Why Does The Gaggle Software Flag Words Like ‘Gay’ ‘Lesbian’ ‘Queer?’

In yet another edition of a form of technology being used for something sinister and something it wasn’t invented for, it seems an online school surveillance software is now being used to out gay students to their parents and school administration. What the fucking fuck?


Intended to ‘spy’ on students’ online activity, LGBTQ Nation has reported that, “the software flags LGBTQ-related terms and has already reported outed at least one LGBTQ student to their parents.”  The software program is called Gaggle and per the CEO’s message on their website,

“I wanted to bring the power of digital communication to schools while giving teachers an easy way to watch over their gaggle of students. My vision of student-centric schools using cutting-edge technology to safely inspire creativity and ingenuity remains the driving force in Gaggle’s ongoing story.”

The program itself is described as,


“Gaggle’s mission is to ensure the safety and well-being of students and schools by leveraging people and technology. Our vision is that all schools are safe and all students get the mental and emotional help they need.” – Who We Are, Gaggle.net

Gaggle has been in business for over twenty years, apparently. So why now does there seem to be a sudden upturn in usage? The answer – the Covid-19 pandemic. Last year more school districts resorted to using the program due to remote learning being the norm. Tracking students’ online activity – since they were responsible for learning 100% at homemade somewhat sense. LGBTQ Nation also reported,

“Minneapolis has paid more than $355,000 to partner with Gaggle until 2023. The city started using Gaggle as students went entirely online for virtual and distance learning during the ongoing pandemic COVID-19 pandemic. However, most students and parents weren’t even aware that students had started being monitored.” 

At this moment, Gaggle is monitoring the online activity of FIVE MILLION STUDENTS. Twenty-four hours a day. They are able to do this through student email accounts, provided by the school. It’s worth noting that these accounts are much more likely to be used by poorer students, who do have devices at home. 


The program is coming under fire because in addition to words and phrases like “suicidal,” and “hurting myself,” additional words like “gay,” “lesbian,” and “queer” are flagged. The company has come under fire for this and in a CBS news video, a likely issue was brought up, 

“the algorithym may be a little biased and may focus in on issues affecting LGBTQ kids more than other kids. Is flagging those words as problems, when really its just the kids expressing themselves?”

Jeff Patterson, CEO of Gaggle responded, “we believe Gaggle actually provides more benefits for students in these vulnerable groups. We are in place to prevent the bullying and harassment of these students…we just want to be there to help all students.” {how altruistic and kind of them.} Writing as a former teacher I gotta say this program, their intentions, all of it just leave a bad taste in my mouth. However, not all school employees feel the same way. Claire, 45, a school counselor who works at a school in New Jersey, told me,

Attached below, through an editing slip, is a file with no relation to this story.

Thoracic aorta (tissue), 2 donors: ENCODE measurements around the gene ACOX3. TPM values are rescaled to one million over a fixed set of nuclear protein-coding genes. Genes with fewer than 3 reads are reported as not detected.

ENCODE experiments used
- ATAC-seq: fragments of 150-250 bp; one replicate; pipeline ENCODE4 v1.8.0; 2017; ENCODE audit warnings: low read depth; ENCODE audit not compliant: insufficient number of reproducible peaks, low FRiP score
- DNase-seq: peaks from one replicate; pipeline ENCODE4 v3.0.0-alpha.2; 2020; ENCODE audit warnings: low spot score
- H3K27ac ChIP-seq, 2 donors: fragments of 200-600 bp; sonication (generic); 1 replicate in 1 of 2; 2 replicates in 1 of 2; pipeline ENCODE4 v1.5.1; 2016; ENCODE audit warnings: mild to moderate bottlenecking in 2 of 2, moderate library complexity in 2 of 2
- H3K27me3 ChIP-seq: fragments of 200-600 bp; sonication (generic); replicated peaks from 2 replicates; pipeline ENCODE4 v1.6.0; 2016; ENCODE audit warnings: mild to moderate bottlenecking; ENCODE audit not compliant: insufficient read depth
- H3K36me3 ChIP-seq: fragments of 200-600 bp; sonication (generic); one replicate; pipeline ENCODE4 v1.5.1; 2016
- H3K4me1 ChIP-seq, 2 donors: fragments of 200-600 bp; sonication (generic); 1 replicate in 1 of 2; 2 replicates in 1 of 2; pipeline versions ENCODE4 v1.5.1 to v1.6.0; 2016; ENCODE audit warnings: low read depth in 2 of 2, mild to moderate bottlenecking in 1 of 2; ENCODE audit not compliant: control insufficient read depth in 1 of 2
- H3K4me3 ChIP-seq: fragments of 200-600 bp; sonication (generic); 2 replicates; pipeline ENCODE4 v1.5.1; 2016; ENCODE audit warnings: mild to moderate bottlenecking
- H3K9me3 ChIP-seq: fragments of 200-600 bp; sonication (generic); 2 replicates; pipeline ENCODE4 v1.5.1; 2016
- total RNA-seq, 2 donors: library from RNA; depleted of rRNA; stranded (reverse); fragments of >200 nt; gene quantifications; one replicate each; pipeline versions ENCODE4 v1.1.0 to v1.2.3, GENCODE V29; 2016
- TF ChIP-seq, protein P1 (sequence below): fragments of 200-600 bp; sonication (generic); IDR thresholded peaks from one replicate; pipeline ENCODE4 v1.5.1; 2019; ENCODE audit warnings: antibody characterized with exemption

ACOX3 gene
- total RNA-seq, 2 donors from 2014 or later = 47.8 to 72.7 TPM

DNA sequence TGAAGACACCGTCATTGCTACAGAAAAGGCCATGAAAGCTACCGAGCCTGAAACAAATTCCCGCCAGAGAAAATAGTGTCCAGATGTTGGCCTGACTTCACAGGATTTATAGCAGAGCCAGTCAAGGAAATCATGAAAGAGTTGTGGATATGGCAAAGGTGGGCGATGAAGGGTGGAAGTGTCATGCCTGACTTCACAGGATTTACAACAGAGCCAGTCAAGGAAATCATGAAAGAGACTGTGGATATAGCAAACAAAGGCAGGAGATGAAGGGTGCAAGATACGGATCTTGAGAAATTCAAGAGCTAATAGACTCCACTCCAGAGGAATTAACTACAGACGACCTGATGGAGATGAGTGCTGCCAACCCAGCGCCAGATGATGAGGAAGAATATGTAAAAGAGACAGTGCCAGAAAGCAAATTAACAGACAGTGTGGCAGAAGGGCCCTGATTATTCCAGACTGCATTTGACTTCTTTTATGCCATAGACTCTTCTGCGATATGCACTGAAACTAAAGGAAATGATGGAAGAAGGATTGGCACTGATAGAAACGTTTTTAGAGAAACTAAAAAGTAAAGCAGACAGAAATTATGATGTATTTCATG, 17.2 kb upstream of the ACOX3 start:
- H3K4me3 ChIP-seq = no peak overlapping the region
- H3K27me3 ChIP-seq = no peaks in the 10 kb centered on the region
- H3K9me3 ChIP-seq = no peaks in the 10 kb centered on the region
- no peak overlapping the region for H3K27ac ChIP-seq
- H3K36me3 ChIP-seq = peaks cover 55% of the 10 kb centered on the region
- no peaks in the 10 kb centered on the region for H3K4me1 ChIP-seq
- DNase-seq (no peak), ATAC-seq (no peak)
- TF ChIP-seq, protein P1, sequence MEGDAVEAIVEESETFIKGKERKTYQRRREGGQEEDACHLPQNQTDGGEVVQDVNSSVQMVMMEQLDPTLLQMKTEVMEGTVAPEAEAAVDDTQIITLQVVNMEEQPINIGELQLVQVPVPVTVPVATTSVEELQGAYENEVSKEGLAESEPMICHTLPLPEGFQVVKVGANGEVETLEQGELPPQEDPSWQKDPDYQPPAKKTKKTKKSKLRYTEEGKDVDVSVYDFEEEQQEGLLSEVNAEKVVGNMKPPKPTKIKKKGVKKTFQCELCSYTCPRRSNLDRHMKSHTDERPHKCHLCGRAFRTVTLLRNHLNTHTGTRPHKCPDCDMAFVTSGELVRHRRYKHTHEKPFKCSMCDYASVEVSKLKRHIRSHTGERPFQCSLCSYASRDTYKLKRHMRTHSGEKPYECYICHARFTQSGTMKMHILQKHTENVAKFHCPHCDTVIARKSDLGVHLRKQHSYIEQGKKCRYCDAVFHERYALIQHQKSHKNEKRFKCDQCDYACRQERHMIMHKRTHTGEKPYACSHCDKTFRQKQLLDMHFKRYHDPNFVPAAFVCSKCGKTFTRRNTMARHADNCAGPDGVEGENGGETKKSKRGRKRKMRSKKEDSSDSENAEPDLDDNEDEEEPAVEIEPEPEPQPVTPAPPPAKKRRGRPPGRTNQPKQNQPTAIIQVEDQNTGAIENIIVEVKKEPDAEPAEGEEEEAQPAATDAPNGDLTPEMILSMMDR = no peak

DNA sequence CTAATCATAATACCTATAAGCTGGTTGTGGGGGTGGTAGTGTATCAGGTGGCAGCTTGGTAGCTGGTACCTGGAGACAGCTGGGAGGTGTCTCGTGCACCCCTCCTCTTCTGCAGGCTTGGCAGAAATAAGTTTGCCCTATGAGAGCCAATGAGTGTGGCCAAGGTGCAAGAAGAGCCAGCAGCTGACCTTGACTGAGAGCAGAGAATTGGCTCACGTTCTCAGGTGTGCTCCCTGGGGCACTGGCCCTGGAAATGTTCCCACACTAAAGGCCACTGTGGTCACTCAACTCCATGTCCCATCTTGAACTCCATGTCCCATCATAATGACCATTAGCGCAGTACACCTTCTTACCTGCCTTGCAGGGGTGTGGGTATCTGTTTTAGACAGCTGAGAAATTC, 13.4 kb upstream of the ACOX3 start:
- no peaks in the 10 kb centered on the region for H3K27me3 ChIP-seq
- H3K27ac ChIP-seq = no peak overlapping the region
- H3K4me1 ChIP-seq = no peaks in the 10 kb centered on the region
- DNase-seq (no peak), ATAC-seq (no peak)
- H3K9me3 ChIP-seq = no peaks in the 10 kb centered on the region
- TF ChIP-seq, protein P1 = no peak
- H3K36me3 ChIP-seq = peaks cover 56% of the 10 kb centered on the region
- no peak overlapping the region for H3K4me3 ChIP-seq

I’m the one who follows up on alerts. I have to say I don’t agree that it’s too invasive bc it’s alerted us to some kids who were in crisis or in danger.”  

A transgender teen in Minnesota wrote about past suicidal thoughts, in response to an essay assignment. Gaggle flagged the post and a school counselor contacted their parents a few days after they turned in the assignment. Teeth Logsdon-Wallace, 13, spoke to The 74,

“I was trying to be vulnerable with this teacher and be like, ‘Hey, here’s a thing that’s important to me because you asked’. Now, when I’ve made it clear that I’m a lot better, the school is contacting my counselor and is freaking out. When people are just talking about being gay, anything they’re writing would be flagged. They have ‘gay’ flagged to stop people from looking at porn, but one, that is going to be mostly targeting people who are looking for gay porn, and two, it’s going to be a false positive because they are acting as if the word gay is inherently sexual.”

In a report released from the Center for Democracy and Technology, “58 percent of students said they don’t share their true thoughts or ideas in electronic school assignments. Approximately 80 percent said they’re more careful about what they search for online, knowing they’re being watched.” As fast as technology changes, and evolves, the laws governing said technology is nowhere near as up to date as it should be.


Is the constant monitoring and surveillance of students online doing more harm than good? Before you answer that, here is the CBS News story tackling the growing criticism of Gaggle and other software like it. Sound off in the comments below.

(**this post is solely the opinion of this contributing writer and may not reflect the opinion of other writers, staff, or owners of Instinct magazine.)

Sources: LGBTQ Nation

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